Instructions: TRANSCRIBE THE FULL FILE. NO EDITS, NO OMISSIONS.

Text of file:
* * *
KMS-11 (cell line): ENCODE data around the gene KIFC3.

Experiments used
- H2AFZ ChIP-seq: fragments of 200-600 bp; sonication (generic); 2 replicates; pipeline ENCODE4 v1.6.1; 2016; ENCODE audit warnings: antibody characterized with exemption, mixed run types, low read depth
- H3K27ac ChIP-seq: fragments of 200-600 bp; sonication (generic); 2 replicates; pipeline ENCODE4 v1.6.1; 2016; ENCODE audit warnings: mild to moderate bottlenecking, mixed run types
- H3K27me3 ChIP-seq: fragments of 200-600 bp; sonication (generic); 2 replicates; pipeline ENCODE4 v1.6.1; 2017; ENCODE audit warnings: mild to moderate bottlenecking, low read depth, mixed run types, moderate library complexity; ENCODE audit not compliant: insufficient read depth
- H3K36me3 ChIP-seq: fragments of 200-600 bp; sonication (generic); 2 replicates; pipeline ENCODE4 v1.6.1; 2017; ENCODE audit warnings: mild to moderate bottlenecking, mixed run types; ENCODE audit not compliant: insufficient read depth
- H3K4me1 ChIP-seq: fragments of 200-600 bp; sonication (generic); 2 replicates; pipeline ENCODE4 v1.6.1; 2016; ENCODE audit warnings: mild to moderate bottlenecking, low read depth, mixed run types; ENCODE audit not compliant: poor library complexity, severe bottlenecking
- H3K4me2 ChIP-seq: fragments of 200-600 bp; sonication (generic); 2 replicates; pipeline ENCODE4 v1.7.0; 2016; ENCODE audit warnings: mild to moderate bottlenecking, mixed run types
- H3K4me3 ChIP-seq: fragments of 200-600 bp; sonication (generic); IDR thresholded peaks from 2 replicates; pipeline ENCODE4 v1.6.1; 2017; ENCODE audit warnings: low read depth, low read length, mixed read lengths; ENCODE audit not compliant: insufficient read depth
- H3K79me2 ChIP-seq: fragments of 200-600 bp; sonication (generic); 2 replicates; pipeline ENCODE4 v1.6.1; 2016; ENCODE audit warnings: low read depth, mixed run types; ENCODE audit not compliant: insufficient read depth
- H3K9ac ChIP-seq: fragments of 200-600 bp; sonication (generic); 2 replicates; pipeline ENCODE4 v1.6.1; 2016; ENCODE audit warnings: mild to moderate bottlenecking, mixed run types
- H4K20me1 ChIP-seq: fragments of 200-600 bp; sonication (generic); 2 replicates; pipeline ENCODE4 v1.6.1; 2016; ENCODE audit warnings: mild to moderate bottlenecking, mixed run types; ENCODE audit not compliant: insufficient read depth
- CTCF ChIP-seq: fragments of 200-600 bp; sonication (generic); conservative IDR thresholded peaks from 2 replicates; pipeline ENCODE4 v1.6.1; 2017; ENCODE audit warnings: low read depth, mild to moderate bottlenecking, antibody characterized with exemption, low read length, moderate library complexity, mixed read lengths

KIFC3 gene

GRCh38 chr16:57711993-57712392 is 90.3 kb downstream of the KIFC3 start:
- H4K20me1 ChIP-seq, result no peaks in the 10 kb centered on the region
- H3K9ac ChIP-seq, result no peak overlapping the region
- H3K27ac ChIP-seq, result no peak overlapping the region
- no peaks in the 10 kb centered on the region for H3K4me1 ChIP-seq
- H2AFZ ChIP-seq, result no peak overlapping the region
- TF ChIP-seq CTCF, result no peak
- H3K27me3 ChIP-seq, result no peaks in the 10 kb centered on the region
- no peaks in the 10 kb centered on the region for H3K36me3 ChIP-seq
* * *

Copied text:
KMS-11 (cell line): ENCODE data around the gene KIFC3.

Experiments used
- H2AFZ ChIP-seq: fragments of 200-600 bp; sonication (generic); 2 replicates; pipeline ENCODE4 v1.6.1; 2016; ENCODE audit warnings: antibody characterized with exemption, mixed run types, low read depth
- H3K27ac ChIP-seq: fragments of 200-600 bp; sonication (generic); 2 replicates; pipeline ENCODE4 v1.6.1; 2016; ENCODE audit warnings: mild to moderate bottlenecking, mixed run types
- H3K27me3 ChIP-seq: fragments of 200-600 bp; sonication (generic); 2 replicates; pipeline ENCODE4 v1.6.1; 2017; ENCODE audit warnings: mild to moderate bottlenecking, low read depth, mixed run types, moderate library complexity; ENCODE audit not compliant: insufficient read depth
- H3K36me3 ChIP-seq: fragments of 200-600 bp; sonication (generic); 2 replicates; pipeline ENCODE4 v1.6.1; 2017; ENCODE audit warnings: mild to moderate bottlenecking, mixed run types; ENCODE audit not compliant: insufficient read depth
- H3K4me1 ChIP-seq: fragments of 200-600 bp; sonication (generic); 2 replicates; pipeline ENCODE4 v1.6.1; 2016; ENCODE audit warnings: mild to moderate bottlenecking, low read depth, mixed run types; ENCODE audit not compliant: poor library complexity, severe bottlenecking
- H3K4me2 ChIP-seq: fragments of 200-600 bp; sonication (generic); 2 replicates; pipeline ENCODE4 v1.7.0; 2016; ENCODE audit warnings: mild to moderate bottlenecking, mixed run types
- H3K4me3 ChIP-seq: fragments of 200-600 bp; sonication (generic); IDR thresholded peaks from 2 replicates; pipeline ENCODE4 v1.6.1; 2017; ENCODE audit warnings: low read depth, low read length, mixed read lengths; ENCODE audit not compliant: insufficient read depth
- H3K79me2 ChIP-seq: fragments of 200-600 bp; sonication (generic); 2 replicates; pipeline ENCODE4 v1.6.1; 2016; ENCODE audit warnings: low read depth, mixed run types; ENCODE audit not compliant: insufficient read depth
- H3K9ac ChIP-seq: fragments of 200-600 bp; sonication (generic); 2 replicates; pipeline ENCODE4 v1.6.1; 2016; ENCODE audit warnings: mild to moderate bottlenecking, mixed run types
- H4K20me1 ChIP-seq: fragments of 200-600 bp; sonication (generic); 2 replicates; pipeline ENCODE4 v1.6.1; 2016; ENCODE audit warnings: mild to moderate bottlenecking, mixed run types; ENCODE audit not compliant: insufficient read depth
- CTCF ChIP-seq: fragments of 200-600 bp; sonication (generic); conservative IDR thresholded peaks from 2 replicates; pipeline ENCODE4 v1.6.1; 2017; ENCODE audit warnings: low read depth, mild to moderate bottlenecking, antibody characterized with exemption, low read length, moderate library complexity, mixed read lengths

KIFC3 gene

GRCh38 chr16:57711993-57712392 is 90.3 kb downstream of the KIFC3 start:
- H4K20me1 ChIP-seq, result no peaks in the 10 kb centered on the region
- H3K9ac ChIP-seq, result no peak overlapping the region
- H3K27ac ChIP-seq, result no peak overlapping the region
- no peaks in the 10 kb centered on the region for H3K4me1 ChIP-seq
- H2AFZ ChIP-seq, result no peak overlapping the region
- TF ChIP-seq CTCF, result no peak
- H3K27me3 ChIP-seq, result no peaks in the 10 kb centered on the region
- no peaks in the 10 kb centered on the region for H3K36me3 ChIP-seq